Abstract and Keywords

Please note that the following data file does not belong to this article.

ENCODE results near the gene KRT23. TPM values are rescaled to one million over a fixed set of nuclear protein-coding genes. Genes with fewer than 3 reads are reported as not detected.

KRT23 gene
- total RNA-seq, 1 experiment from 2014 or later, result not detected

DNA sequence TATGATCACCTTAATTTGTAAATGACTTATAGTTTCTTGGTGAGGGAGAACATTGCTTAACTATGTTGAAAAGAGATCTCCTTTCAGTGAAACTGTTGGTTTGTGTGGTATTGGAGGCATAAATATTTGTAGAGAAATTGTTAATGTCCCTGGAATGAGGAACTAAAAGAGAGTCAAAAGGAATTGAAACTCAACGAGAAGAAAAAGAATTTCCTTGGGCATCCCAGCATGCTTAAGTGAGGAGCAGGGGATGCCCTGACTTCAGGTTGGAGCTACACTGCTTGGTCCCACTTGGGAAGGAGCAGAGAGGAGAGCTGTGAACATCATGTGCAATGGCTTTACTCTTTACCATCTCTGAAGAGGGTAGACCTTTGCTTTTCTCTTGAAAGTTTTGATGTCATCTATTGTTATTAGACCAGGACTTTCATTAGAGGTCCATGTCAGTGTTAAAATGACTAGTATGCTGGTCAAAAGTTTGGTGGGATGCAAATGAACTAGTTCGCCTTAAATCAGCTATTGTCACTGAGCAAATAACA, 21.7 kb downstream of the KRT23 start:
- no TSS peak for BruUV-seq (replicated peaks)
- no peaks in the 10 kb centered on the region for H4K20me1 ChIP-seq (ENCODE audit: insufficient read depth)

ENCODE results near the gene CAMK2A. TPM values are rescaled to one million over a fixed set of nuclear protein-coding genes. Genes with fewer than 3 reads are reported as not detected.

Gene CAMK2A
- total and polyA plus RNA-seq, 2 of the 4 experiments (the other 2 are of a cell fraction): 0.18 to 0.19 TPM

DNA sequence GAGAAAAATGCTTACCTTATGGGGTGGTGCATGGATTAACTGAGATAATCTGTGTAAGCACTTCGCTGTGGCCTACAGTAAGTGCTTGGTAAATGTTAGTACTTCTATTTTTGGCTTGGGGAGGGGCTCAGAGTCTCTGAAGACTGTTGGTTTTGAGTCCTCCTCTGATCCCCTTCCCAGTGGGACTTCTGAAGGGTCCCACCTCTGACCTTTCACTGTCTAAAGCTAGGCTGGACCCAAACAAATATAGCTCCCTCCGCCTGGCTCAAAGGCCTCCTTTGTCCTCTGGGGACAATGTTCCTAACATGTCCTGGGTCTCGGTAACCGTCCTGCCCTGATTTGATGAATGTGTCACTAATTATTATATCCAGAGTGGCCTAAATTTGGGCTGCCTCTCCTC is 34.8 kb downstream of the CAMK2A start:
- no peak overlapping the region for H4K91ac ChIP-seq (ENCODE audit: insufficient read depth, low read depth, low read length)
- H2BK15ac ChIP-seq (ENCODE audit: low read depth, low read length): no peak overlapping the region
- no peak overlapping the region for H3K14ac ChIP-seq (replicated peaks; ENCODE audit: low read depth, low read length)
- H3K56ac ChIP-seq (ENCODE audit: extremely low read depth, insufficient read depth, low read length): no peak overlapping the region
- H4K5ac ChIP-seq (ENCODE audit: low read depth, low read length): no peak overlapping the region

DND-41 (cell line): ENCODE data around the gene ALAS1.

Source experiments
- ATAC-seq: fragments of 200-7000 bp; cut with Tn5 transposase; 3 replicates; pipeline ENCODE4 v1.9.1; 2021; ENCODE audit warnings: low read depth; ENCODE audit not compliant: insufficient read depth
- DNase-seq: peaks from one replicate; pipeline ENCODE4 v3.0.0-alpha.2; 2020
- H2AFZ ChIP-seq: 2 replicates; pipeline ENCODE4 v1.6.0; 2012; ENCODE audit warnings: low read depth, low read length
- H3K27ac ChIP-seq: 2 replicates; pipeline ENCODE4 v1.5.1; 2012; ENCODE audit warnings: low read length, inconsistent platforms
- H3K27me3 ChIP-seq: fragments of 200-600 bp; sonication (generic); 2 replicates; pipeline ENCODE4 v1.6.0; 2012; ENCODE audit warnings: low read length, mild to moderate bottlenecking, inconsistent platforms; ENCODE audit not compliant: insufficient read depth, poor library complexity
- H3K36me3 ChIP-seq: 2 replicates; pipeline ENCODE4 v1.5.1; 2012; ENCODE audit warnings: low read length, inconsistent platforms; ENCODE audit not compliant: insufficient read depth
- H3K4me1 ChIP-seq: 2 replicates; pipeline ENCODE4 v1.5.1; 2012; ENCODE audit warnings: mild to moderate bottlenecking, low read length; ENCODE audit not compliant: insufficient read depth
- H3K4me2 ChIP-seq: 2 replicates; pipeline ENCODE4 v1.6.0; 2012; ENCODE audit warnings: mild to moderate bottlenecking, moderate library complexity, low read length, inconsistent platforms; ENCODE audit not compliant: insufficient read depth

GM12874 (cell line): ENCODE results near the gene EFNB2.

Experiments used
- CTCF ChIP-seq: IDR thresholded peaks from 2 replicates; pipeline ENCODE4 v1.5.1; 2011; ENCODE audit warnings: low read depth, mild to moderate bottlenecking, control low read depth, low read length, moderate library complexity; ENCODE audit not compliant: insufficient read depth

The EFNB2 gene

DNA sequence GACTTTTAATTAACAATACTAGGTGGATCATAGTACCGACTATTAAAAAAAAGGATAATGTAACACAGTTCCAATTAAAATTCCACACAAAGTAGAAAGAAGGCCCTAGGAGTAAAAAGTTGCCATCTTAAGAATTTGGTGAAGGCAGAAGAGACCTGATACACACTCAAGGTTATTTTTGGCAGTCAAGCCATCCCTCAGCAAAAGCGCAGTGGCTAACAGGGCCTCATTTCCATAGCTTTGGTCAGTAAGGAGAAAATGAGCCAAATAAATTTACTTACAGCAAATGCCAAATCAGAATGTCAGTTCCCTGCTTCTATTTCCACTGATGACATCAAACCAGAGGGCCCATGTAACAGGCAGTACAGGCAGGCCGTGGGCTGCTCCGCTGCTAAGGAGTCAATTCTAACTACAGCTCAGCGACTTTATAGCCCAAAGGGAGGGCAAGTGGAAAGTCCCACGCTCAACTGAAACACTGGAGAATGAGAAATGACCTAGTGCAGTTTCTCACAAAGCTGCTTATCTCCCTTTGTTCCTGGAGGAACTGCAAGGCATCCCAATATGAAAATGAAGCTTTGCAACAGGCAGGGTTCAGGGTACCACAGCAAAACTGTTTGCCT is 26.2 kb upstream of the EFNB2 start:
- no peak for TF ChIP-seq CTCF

This chapter surveys the role of natural resources in American economic history, from colonial times to the present. The central theme is that natural resources do indeed have a history: to a very considerable degree, American resource abundance has been “socially constructed” through responses to economic incentives, investments in transportation, and development of technologies of exploration and extraction using advanced forms of knowledge. During the nineteenth century, Americans adapted their technologies and consumption patterns toward wood to an extent unmatched in the world at that time. The country’s rise to world leadership in minerals was not based primarily on geological endowment, but on an accommodating legal environment, expansion of the infrastructure of public knowledge, and investment in higher mining education. Recent American developments in shale oil and shale gas confirm the historical generalization that natural resources are not given by nature but by policy choices and human behavior.
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